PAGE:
We all know why the sky is blue (right?). But why is one of the most familiar American icons, the red barn, red?
In American Barns and Covered Bridges (Dover Publications, 2003), Eric Sloane notes that weather was an important consideration in planning a barn. The early builder mapped routes of sunshine, wind and water drainage. He paid careful attention to the health and comfort of his animals, as well as to the protection and preservation of barn timbers and stored grain. Early 18th-century bridges and barns went unpainted. The right wood in the right place, it was discovered, needed no paint. Even houses in the earliest settlements were not painted. Until . . .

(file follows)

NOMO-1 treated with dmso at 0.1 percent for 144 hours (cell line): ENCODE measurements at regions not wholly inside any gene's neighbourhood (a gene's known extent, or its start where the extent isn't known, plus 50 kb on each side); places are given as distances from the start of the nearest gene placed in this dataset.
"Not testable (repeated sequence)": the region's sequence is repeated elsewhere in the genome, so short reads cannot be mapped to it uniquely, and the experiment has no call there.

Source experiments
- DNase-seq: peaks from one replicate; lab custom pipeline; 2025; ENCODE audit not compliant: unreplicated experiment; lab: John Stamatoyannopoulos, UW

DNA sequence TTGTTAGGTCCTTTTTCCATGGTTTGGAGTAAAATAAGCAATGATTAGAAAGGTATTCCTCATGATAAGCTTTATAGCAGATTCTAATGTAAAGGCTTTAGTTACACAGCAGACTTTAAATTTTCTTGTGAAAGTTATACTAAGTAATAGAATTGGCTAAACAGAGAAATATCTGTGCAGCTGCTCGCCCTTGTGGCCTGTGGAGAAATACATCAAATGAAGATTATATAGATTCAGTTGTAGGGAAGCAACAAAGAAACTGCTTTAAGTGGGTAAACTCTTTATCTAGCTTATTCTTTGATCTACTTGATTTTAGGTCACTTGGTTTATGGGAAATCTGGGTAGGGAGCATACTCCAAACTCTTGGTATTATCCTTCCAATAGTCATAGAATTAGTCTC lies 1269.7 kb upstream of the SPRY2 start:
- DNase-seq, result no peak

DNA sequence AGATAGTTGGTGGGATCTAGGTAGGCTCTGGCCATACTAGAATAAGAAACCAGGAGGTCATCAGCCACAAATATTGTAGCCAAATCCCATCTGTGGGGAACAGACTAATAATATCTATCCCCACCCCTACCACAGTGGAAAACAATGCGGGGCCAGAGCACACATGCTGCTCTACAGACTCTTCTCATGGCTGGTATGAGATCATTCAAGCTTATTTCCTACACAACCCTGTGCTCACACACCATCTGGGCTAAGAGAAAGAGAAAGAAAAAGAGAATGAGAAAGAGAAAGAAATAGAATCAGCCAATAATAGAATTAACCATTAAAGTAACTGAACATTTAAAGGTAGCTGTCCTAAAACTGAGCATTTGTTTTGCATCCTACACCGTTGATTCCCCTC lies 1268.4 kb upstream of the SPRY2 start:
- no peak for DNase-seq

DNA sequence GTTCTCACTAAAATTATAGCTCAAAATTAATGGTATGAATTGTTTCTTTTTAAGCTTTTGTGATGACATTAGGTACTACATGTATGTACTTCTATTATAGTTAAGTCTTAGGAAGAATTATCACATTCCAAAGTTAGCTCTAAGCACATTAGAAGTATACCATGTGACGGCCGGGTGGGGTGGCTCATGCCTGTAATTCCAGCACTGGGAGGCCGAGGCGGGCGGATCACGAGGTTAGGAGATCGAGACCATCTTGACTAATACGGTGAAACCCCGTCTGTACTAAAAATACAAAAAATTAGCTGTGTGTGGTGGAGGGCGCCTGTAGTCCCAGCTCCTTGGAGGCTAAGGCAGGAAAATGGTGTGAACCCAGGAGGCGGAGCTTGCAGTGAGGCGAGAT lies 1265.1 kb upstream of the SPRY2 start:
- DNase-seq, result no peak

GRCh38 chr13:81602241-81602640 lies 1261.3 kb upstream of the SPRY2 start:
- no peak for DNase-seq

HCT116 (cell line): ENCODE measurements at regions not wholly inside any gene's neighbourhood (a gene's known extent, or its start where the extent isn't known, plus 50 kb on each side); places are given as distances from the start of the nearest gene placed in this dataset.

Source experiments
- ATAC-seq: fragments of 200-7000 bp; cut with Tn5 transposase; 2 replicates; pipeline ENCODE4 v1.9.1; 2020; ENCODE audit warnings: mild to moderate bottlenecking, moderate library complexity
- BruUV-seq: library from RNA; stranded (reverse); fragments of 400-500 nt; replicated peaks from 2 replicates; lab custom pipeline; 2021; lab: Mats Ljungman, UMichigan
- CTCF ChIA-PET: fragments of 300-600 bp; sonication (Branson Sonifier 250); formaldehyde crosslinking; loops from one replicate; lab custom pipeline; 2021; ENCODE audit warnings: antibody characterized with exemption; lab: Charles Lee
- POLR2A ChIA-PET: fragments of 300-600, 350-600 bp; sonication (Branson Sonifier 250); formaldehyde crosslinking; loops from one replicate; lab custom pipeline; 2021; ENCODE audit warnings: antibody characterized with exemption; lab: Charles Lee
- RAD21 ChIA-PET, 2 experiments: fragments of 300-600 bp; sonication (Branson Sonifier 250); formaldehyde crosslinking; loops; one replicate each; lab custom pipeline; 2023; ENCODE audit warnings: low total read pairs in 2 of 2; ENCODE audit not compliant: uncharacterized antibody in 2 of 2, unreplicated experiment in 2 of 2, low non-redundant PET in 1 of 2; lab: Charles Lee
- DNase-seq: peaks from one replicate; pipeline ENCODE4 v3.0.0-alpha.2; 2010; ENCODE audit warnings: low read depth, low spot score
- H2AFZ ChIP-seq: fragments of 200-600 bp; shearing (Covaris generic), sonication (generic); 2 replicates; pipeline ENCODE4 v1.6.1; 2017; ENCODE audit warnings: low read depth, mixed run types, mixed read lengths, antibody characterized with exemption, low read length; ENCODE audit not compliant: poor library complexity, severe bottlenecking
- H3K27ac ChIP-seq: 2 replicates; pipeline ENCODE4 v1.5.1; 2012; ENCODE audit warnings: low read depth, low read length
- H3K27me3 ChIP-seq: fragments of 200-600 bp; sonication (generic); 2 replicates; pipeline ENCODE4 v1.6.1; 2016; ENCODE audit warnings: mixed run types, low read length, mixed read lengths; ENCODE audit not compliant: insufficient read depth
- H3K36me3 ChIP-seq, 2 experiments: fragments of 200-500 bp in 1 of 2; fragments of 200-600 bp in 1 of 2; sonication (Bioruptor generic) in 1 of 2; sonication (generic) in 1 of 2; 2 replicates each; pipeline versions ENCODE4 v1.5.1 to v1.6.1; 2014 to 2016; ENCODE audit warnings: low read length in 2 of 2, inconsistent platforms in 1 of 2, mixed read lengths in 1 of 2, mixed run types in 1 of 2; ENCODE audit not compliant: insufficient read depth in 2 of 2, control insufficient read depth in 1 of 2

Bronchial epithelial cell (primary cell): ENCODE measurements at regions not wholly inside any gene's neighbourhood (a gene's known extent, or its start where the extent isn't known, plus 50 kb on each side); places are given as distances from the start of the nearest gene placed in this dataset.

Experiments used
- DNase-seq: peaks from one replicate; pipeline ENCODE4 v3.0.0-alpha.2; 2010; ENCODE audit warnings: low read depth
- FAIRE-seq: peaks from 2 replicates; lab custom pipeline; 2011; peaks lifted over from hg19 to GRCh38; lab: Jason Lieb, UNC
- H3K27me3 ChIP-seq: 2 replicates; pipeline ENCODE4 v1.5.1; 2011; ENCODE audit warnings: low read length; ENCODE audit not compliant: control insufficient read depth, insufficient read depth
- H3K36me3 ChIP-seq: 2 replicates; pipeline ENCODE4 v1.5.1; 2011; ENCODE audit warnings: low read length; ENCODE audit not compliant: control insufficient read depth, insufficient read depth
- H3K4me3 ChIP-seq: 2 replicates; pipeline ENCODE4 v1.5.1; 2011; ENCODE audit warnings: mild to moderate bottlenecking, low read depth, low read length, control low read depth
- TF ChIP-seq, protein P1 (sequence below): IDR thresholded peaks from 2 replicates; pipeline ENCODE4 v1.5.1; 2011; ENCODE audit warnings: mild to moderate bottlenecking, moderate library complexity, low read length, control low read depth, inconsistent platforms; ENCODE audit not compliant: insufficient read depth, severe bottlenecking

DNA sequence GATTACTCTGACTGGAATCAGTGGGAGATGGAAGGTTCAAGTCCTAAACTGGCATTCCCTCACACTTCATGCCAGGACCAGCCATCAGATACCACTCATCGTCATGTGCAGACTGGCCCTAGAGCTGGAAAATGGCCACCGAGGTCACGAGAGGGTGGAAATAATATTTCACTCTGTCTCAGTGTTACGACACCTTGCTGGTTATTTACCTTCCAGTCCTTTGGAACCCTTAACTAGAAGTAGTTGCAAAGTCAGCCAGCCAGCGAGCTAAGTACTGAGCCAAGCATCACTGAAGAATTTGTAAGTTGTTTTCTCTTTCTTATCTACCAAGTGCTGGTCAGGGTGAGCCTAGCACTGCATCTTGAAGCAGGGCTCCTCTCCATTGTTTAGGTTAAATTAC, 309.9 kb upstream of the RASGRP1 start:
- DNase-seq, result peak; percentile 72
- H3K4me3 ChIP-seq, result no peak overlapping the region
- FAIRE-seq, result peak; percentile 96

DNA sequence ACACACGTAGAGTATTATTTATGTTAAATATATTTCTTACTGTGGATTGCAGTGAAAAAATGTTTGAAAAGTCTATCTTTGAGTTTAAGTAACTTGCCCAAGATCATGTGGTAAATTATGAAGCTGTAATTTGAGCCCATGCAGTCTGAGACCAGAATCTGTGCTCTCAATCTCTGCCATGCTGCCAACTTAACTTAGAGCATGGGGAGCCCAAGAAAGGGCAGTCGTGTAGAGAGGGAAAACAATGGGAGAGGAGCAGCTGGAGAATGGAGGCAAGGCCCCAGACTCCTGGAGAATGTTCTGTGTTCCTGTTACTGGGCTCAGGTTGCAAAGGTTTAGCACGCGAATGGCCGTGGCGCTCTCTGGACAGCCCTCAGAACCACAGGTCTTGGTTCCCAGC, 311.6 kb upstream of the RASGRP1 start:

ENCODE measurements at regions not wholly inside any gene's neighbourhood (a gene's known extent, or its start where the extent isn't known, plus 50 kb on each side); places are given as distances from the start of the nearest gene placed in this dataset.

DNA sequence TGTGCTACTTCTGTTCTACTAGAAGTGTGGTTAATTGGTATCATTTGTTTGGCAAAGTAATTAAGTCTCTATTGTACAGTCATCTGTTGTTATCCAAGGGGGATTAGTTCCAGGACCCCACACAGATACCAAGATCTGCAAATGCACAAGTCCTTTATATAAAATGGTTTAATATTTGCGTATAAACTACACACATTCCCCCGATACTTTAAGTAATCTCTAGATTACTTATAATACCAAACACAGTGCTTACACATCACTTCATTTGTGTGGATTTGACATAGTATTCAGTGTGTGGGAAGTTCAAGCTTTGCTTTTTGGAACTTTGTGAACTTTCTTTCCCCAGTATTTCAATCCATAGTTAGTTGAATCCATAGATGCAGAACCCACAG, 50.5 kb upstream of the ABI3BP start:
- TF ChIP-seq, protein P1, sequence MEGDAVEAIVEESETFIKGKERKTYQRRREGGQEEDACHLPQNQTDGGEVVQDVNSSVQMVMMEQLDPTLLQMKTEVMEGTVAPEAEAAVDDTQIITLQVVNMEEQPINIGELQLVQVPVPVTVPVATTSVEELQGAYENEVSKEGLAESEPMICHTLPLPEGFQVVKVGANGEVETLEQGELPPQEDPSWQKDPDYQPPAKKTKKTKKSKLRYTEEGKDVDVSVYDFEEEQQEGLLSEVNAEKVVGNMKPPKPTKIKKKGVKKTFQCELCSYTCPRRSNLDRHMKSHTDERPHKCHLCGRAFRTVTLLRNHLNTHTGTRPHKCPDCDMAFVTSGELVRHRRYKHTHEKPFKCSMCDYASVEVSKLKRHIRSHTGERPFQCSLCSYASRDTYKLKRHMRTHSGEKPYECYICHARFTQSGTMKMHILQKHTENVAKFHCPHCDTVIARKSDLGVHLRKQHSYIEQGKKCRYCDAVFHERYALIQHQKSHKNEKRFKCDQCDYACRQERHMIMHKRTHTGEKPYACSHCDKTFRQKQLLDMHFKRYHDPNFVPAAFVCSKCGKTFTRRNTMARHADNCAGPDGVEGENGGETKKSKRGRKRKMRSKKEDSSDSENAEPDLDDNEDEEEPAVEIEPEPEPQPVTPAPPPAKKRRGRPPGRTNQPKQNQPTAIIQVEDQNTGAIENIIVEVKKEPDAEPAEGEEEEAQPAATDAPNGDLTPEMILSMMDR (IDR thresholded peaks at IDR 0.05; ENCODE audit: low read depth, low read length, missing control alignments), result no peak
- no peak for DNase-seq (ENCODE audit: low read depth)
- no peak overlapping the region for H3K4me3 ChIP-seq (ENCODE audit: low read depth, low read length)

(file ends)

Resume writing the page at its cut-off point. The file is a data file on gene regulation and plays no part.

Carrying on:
As Grit (the magazine you could make extra money selling in your spare time) points out: “By the late 1700s, the art of wood seasoning gave way to the art of artificial preservation. Virginia farmers were the first to become paint-conscious. In Pennsylvania, the Dutch settlements latched on to the custom of red bricks, red barns, red geraniums, even reddish-brown cows.”
Red paint combined with linseed oil was also used to prevent certain organisms from decaying the wood. But there is more lore:
Wealthy farmers added blood from a recent slaughter, and as the paint dried, it turned from a bright red to a darker, burnt red. Moreover, ferrous oxide or rust was often added.
Rust was plentiful on farms and is a poison to many fungi, including mold and moss, which were known to grown on barns. These fungi would trap moisture in the wood, increasing decay.
A red barn became a fashionable thing that contrasted well with traditional white farmhouses.
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